Agricultural Terraces in Classical and Hellenistic Greece

Stavros Dimakopoulos


Agricultural terraces have been a necessary element in the landscapes of Classical and Hellenistic periods in many areas of the Greek world. These terraces, formed by long terrace walls, shaped the slopes in the proximity of the farmhouses in order to facilitate exploitation of the land by the farmers, providing all the necessary conditions for efficient and effective cultivation of olive trees, grains, vines and almost any other crop. Various sites with agricultural terraces in the area of Attica, especially in the territory of the ancient deme of Atene (such as PH 2 in Aghia Photini and TH 18/42 in Thymari) as well as the Cycladic islands (Delos and Kea), dated to the Classical and Hellenistic period, are provided in this paper as some very characteristic examples of ancient terraced systems. Despite the thorough discussions about the dating of agricultural terraces in previous years, the issue of dating them back to ancient years remains an existent question for some scholars. Nevertheless, the sites mentioned here offer fairly good evidence for a dating in the fifth or fourth centuries BC. Furthermore, all these cases seem to share a common factor: their construction results from or is related to demographic criteria, such as the population growth of every area.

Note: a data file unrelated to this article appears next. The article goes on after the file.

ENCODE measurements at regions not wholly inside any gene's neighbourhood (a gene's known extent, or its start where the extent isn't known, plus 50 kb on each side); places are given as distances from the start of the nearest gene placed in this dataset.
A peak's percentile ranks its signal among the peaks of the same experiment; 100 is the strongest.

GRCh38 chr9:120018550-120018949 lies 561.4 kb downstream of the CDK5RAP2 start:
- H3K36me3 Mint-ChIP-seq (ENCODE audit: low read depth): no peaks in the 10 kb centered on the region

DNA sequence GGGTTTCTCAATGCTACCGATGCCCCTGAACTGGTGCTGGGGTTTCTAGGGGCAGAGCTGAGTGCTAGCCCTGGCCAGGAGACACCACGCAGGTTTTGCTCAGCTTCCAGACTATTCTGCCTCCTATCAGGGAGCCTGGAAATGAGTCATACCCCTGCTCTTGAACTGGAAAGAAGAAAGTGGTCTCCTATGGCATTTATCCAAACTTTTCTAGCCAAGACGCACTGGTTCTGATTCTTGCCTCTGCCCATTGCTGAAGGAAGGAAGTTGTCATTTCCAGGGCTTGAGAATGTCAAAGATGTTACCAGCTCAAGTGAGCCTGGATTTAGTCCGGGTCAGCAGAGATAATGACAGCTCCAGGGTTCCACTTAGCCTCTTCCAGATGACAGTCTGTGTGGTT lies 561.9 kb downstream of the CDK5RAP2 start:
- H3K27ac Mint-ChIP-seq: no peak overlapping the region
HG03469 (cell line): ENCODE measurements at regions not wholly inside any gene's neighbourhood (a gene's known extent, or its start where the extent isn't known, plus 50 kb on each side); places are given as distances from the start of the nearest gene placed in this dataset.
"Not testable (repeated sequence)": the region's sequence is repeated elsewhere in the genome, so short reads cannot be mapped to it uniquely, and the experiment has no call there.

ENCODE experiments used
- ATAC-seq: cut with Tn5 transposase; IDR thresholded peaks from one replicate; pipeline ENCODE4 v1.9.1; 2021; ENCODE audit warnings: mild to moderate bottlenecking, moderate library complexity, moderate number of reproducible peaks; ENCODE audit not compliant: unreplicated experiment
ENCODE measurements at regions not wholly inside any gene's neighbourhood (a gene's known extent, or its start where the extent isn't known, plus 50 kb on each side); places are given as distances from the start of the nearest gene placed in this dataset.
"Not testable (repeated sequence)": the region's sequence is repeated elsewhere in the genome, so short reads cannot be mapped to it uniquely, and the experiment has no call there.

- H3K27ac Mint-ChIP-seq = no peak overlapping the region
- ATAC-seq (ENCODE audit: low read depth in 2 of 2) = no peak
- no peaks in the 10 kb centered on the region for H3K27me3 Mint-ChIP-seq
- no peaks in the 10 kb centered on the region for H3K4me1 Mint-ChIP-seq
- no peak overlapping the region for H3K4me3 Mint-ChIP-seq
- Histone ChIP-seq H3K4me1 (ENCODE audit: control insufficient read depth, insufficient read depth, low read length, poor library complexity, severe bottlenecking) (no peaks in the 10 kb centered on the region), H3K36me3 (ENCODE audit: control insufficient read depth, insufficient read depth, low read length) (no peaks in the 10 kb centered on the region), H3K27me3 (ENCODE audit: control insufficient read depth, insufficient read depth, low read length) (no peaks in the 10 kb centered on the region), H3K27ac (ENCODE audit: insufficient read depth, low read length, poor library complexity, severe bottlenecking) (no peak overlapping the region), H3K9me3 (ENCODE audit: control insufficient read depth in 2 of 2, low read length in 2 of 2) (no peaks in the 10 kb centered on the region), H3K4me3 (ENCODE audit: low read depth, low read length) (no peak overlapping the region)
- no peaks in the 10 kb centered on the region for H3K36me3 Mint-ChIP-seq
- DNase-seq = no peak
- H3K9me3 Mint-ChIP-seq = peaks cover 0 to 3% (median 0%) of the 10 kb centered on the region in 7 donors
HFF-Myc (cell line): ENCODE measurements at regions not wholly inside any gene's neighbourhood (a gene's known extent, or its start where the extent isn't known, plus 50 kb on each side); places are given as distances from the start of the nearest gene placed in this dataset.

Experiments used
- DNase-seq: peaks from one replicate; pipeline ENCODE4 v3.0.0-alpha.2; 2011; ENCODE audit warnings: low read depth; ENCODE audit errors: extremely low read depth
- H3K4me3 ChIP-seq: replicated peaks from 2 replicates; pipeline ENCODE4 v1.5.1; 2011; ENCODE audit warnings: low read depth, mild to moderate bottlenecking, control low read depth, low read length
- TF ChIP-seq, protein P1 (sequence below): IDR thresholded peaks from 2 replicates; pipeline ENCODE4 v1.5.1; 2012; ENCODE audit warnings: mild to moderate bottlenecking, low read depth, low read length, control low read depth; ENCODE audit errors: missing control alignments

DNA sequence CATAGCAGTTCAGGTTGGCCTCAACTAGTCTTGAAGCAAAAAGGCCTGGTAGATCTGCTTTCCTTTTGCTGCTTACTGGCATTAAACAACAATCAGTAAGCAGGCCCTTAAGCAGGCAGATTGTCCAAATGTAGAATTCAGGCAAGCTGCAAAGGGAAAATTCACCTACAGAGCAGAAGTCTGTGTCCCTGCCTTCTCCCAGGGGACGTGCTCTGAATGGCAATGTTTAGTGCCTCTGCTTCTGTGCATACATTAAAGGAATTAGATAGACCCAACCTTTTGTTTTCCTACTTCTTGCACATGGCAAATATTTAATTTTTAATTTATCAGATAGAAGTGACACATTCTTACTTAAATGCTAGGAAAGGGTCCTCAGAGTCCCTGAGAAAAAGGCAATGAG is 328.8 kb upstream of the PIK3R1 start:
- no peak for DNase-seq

Terraces, Agriculture, Rural, Greece, Classical landscape

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Copyright (c) 2016 Stavros Dimakopoulos

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